I used Microsoft Autoruns with virus total enabled to check for untrusted applications.
No alert. It just blocks everything and assigns it an "Untrusted" rule. However, you can always go to that rule and change it to "Allow, Low Restricted, or High Restricted" as you see fit. That is one way to do it.


You can delete the Untrusted rule. Change the Application Control setting to "Load rules from KSN" and then re-install the app.

The second method is better ... carefully re-read "How to install trusted apps with TAM at max setting" section in OP.

The hard part is remembering to re-disable "Load app rules from KSN."

When an application is installed, the installer typically utilizes the Temp folder. Kaspersky will typically assign any temp files to the Low Restricted. As the installation proceeds you will be bombarded by HIPS alerts... and likely have no clue what they mean.

The method I suggest averts this situation in most cases. However, in a case where KSN assigns a module to the Low or High Restricted then the user will either have a choice - proceed through all the HIPS alerts or Trust the application. Just because a module is assigned to the Low or High restricted zones does not automatically mean the file is malicious.

For example, a legitimate, highly regarded security app from Quarri is used by fewer than 20 Kaspersky users - as indicated by a KSN query. KSN assigns a couple of the modules to Low Restricted. I just move to Trusted zone. That's it.

Kaspersky is a complex piece of software... and the more alerts\techniques to accomplish tasks creates nothing but confusion and frustration for typical unknowledgeable, inexperienced user. But Kaspersky HIPS is better than most... in some ways it is the best and in others not so good (the HIPS alerts infos are indecipherable except to most skilled users).

There's a lot of ways for users to make mistakes with Kaspersky, but using the suggested settings with discipline protects the system. Although, I screw up and forget I changed the settings and have to redo an install or move an app from one zone to another. :D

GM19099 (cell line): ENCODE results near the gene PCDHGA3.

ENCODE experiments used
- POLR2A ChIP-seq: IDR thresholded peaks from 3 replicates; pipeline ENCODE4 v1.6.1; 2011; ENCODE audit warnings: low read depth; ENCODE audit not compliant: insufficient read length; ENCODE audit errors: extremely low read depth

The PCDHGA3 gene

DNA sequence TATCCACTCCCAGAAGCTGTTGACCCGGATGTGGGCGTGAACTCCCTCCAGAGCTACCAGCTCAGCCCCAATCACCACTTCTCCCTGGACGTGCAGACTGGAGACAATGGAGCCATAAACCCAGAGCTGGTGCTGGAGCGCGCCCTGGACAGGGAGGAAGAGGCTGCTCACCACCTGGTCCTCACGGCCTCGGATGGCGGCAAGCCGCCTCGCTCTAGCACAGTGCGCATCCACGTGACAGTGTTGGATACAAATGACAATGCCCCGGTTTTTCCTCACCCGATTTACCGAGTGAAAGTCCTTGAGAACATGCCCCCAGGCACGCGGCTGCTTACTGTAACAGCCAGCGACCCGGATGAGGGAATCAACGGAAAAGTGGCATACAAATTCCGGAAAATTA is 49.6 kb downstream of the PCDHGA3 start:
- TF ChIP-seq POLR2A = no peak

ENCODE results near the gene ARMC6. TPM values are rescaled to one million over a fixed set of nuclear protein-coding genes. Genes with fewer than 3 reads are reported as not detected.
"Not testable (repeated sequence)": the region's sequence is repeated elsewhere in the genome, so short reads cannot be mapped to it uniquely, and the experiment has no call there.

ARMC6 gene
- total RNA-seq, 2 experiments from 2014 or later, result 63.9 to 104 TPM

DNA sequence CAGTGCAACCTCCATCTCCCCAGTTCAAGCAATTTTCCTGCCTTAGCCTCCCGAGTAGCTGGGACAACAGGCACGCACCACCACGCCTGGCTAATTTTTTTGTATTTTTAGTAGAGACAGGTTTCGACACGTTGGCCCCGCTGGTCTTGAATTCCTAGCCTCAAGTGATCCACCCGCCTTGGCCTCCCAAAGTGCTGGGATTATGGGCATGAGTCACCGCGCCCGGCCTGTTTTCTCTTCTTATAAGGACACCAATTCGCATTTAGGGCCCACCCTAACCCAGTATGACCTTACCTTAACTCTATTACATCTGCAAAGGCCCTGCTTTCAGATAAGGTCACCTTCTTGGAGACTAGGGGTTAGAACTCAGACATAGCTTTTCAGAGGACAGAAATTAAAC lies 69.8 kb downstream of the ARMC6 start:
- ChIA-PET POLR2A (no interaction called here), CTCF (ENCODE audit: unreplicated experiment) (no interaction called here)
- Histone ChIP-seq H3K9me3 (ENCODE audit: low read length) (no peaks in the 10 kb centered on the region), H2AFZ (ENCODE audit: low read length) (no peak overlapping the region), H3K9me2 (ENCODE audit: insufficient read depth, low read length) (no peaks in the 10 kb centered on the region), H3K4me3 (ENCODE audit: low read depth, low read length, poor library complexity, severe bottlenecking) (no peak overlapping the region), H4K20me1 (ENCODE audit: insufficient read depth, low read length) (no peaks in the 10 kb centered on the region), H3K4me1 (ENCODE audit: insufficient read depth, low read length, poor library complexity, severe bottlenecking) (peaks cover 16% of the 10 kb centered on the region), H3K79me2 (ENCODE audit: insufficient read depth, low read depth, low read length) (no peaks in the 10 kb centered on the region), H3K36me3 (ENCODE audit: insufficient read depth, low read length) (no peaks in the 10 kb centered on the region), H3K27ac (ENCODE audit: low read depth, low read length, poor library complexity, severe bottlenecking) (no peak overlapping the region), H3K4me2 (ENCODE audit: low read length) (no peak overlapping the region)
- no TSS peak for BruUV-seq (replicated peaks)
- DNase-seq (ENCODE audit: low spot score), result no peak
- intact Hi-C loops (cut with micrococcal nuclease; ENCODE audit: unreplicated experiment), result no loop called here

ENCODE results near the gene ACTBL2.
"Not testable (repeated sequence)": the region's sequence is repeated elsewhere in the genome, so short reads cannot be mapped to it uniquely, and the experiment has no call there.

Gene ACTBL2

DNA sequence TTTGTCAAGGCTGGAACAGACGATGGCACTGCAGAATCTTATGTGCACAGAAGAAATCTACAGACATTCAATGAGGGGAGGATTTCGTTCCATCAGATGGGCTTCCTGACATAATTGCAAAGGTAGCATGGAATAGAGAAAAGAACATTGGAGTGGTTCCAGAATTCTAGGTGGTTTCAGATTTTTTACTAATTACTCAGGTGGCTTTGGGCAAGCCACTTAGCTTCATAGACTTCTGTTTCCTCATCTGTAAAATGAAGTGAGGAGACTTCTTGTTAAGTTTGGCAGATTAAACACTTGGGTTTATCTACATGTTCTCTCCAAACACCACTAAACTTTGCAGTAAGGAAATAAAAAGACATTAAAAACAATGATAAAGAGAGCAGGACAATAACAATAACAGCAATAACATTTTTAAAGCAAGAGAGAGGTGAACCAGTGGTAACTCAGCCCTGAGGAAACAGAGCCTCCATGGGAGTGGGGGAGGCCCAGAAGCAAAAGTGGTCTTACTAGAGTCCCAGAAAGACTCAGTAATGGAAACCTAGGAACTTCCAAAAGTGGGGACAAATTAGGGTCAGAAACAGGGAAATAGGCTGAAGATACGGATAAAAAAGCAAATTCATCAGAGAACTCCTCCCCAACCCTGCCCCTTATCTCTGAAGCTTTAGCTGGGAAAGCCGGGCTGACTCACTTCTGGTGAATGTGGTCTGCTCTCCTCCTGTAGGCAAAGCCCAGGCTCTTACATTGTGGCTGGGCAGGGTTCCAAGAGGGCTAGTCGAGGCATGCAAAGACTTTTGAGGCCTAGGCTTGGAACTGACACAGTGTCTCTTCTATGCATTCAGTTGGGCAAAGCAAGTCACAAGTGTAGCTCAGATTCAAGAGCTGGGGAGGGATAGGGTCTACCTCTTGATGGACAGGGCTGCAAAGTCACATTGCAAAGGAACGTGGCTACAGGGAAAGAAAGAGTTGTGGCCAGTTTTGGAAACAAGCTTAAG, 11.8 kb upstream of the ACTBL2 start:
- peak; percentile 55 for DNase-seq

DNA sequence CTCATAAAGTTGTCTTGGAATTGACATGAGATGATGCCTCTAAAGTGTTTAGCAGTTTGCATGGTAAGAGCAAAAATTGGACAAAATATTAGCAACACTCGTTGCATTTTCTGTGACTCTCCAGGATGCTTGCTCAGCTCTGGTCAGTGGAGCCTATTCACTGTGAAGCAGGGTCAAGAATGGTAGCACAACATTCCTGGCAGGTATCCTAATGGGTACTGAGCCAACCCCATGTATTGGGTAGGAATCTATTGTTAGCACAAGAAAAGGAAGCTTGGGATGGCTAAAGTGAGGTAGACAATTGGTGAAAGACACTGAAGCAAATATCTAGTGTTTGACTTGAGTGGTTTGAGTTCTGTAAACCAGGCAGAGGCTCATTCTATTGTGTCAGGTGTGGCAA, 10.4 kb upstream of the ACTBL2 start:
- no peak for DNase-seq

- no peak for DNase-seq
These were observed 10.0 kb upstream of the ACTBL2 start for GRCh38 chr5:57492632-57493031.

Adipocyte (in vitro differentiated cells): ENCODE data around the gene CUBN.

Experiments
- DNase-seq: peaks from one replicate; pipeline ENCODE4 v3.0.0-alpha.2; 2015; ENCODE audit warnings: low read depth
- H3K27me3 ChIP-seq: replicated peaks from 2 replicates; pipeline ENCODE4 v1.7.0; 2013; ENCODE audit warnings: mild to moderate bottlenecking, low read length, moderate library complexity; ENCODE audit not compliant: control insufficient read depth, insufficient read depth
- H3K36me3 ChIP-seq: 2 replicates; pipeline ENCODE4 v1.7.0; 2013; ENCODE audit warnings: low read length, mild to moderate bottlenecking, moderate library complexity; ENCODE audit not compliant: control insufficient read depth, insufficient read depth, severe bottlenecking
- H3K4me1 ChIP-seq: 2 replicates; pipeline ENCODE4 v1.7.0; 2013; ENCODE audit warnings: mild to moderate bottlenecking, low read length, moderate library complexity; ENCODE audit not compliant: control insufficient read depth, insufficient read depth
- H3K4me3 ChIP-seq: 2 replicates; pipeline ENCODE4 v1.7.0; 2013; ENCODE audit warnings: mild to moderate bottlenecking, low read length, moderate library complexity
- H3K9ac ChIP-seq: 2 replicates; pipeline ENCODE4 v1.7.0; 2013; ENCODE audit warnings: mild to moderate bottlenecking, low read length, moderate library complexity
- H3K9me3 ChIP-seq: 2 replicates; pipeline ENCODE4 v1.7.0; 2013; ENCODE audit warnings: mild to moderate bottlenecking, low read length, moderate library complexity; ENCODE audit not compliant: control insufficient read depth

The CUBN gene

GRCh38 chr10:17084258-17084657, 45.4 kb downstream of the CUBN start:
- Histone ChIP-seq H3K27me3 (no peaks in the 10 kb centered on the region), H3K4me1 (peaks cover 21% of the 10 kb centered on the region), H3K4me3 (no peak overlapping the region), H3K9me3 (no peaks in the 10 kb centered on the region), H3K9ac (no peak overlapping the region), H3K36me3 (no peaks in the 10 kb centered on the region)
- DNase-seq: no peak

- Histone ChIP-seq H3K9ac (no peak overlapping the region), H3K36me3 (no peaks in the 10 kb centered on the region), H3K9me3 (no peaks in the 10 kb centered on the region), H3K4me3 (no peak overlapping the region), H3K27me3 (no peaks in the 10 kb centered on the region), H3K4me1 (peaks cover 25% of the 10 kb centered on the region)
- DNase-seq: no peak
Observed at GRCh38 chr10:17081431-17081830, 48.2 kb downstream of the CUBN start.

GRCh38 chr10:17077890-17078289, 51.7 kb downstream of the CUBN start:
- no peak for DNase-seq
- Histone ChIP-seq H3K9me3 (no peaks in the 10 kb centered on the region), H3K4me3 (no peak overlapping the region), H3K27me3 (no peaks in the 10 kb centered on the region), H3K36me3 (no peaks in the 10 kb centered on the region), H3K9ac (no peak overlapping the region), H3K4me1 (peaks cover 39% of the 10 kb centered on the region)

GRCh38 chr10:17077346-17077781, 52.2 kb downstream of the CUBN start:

TAM lock-down mode is high security.


For TAM... there should be a single radio button\tick-box "Allow softs installation" - On or Off.

Much more simple I think for their target customer = family.

Tony Cole

Level 27
So I should also disable Load app rules from KSN, why is that? I'm just a little worried about when my graphics card updates as Kaspersky always adds it to untrusted, even though Nvidia is well known.


I used Microsoft Autoruns with virus total enabled to check for untrusted applications.
Do Google search for "VirusTotal Uploader." It's a plugin for FireFox and for others a tiny upload app so you can verify files on VT. ;)

Plus can use VT Upload app to access download link directly and it uploads file without it ever being downloaded to your system.


So I should also disable Load app rules from KSN, why is that? I'm just a little worried about when my graphics card updates as Kaspersky always adds it to untrusted, even though Nvidia is well known.
For less known, less reputable files KSN might have "Allow" rule for reasons explained at bottom of OP.